“See Rock City”
Have you ever seen the billboards with those 3 words?
In the 1930s, a Chattanooga real estate developer named Garnet Carter struggled to promote his tourist attraction atop Lookout Mountain that consisted of unique rock formations, gardens and the curious Fairyland Caverns because it wasn’t noticeable to passersby.
As a result, Carter hired a painter to transform nearby barns into billboards by painting SEE ROCK CITY in bold, white letters across barn rooftops. Those 3 words induced visitors to visit the mountain-top attraction and saved Rock City. When the painter retired 3 decades later, he'd painted more than 900 barns that spanned 19 states.
For almost 90 years, anyone passing those billboards has been urged to "See Rock City" – and that makes it one of the best and most enduring calls to action (CTA).
Likewise, your website should also use calls to action to induce, urge and instruct visitors to click. A website without a call to action is incomplete and buttons that don’t call visitors to action are just links. CTAs start with action verbs (e.g. Book Now).
While the size, color, text, font and white space are key components to emphasize a CTA, knowing where to position buttons on the page is also critically important. Otherwise, visitors will click away and opportunities will be lost.
In this post, I’m going to share four areas to put call to action buttons on your website.
1. Top of the Page / Above the Fold
Above the fold is a term that originated with the newspaper industry, where the main headline is visible when a paper is folded. Below the fold is everything else that is not visible when a paper is folded.
In web design, above the fold is used to describe the top of a page that’s visible without scrolling on desktop, tablet and mobile devices.
So, where is the best position for a CTA above the fold? According to the Gutenberg Diagram, Western readers scan pages in a “Z” formation because that’s how we read — left to right and top to bottom. As a result, the best position for a CTA is the end of the "Z." This is why CTAs are stuffed into blog sidebars. Personally, I'd worry less about positioning CTAs on the left, right or center of pages and focus more on emphasizing CTAs, so they pop off the page and induce visitors to click.
Bonefish Grill (see image) achieves this with a CTA in the lower left-corner that changes as the gallery of images transitions. These CTAs are a combination of primary and secondary CTAs. The primary CTA encourages users to make a purchase (Start Your Order) while the secondary CTAs (See Menu, See Specials) link to supplemental information.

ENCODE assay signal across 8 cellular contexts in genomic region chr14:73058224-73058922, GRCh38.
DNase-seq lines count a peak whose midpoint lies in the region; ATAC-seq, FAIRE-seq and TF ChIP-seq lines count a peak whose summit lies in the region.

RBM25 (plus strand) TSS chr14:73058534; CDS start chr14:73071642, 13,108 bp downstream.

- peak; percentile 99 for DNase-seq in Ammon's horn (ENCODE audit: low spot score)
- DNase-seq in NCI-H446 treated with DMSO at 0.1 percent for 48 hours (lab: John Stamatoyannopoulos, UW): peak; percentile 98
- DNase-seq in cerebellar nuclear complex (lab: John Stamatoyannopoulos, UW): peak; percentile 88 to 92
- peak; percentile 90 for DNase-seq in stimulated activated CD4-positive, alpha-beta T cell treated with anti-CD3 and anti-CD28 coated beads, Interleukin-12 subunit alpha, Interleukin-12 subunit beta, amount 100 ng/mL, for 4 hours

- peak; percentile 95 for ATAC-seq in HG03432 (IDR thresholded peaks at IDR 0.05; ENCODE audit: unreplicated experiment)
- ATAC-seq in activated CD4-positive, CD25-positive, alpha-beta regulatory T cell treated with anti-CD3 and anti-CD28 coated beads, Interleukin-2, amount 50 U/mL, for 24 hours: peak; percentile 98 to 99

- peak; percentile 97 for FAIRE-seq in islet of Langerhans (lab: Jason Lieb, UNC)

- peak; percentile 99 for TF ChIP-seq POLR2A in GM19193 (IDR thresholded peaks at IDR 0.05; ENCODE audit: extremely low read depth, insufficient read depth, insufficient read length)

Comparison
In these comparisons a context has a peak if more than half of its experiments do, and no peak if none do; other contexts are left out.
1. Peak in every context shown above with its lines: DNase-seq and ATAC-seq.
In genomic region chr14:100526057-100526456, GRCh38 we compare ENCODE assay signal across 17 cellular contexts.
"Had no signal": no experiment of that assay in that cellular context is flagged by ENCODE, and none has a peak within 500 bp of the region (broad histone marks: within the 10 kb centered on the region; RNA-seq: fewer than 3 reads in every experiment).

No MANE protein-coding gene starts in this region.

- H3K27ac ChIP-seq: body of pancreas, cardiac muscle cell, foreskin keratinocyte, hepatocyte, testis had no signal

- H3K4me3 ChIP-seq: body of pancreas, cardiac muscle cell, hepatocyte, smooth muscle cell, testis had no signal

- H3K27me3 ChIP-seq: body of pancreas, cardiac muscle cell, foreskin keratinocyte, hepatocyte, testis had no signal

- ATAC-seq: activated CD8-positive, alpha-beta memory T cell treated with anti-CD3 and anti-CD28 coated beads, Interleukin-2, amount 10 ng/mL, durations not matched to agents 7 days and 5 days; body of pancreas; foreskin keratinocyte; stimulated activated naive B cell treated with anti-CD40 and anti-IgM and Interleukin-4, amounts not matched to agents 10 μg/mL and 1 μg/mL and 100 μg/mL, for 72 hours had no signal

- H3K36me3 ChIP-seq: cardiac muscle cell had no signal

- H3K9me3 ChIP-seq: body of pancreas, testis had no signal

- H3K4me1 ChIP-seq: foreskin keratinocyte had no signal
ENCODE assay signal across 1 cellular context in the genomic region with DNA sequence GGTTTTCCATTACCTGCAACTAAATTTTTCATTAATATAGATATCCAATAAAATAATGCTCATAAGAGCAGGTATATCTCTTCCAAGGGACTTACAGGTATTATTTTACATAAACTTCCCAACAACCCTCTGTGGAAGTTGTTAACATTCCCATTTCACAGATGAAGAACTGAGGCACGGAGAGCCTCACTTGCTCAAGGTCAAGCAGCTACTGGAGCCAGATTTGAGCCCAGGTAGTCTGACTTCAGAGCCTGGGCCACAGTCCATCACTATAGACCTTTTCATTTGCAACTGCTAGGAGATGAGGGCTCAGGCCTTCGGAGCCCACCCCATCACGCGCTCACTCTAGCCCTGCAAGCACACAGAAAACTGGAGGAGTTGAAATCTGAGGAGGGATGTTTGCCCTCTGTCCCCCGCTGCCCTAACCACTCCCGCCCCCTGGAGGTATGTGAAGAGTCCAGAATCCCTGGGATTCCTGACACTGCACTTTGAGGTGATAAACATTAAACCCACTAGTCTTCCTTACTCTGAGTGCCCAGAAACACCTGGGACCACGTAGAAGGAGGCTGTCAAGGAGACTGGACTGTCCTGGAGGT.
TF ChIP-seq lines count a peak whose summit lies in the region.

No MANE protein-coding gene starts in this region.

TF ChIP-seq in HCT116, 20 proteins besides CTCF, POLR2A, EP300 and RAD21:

- Position the primary CTA below the header and/or sub-header – either on the left, right or center of the page
- Use a secondary call to action like “Learn More” or “See Menu” for visitors who aren’t ready to buy
- Include an urgency statement or a short benefit statement below the CTA
- If necessary, use directional cues that point to the call to action
- Use A/B testing and heat map tools like Crazy Egg or Hotjar to understand how visitors navigate your website and use that data to create higher converting CTAs
2. Middle of the Page
In marketing, AIDA is an acronym that stands for Attention, Interest, Desire and Action. It describes the steps that a website visitor progresses through – from becoming aware of a product or service to becoming a customer. As visitors progress through the marketing story, they need to be called to action with both primary and secondary CTAs.
Uncle Julio's uses multiple secondary CTAs in the middle of the page (see image). While this is a great area to make use of several secondary CTAs, I think it would be more effective to use "Free Guacamole" instead of "Complimentary Guacamole." Users like simple language.
- Consider the AIDA acronym before adding CTAs
- Repeat the same primary CTA that was used above the fold
- Use relevant secondary CTAs
- For blog posts, use CTAs that promote relevant products/services or use CTAs that build your email list
3. Bottom of the Page
The bottom of the page concludes the marketing story with the same primary CTA that was used above the fold.
Poké Bar uses two secondary CTAs and a primary CTA that concludes their story with "Order Now" at the bottom of the homepage (see image). This call to action appears in both the navigation bar and the bottom of the page, making it obvious what users should do – Order Now. While this design is quite nice, I'd prefer "Locations" to be "See Locations" and to use the same turquoise button in the navigation bar.
- Repeat the same primary CTA that was used above the fold to conclude the marketing story
- For blog posts, use CTAs that promote your menu items
The footer is a great place for CTAs because it's accessible from every page of a website. Oak Steakhouse understands the merits of the footer (see image). They've included their primary CTA there, along with hours, contact information and even awards. While awards would be better positioned as part of the marketing story in the top or middle of the page, the other information here works very well.
- Use primary or secondary calls to action
You just learned four areas to place call to action buttons on your website. Think about where you expect CTAs when you visit a website. What do you expect above and below the fold? Start positioning your CTA buttons more strategically and use A/B testing and heat map tools to analyze user data and adjust accordingly.
Where to Place Call to Action Buttons on Your Website first appeared on the Bento Sites Blog by Jeff Shibasaki.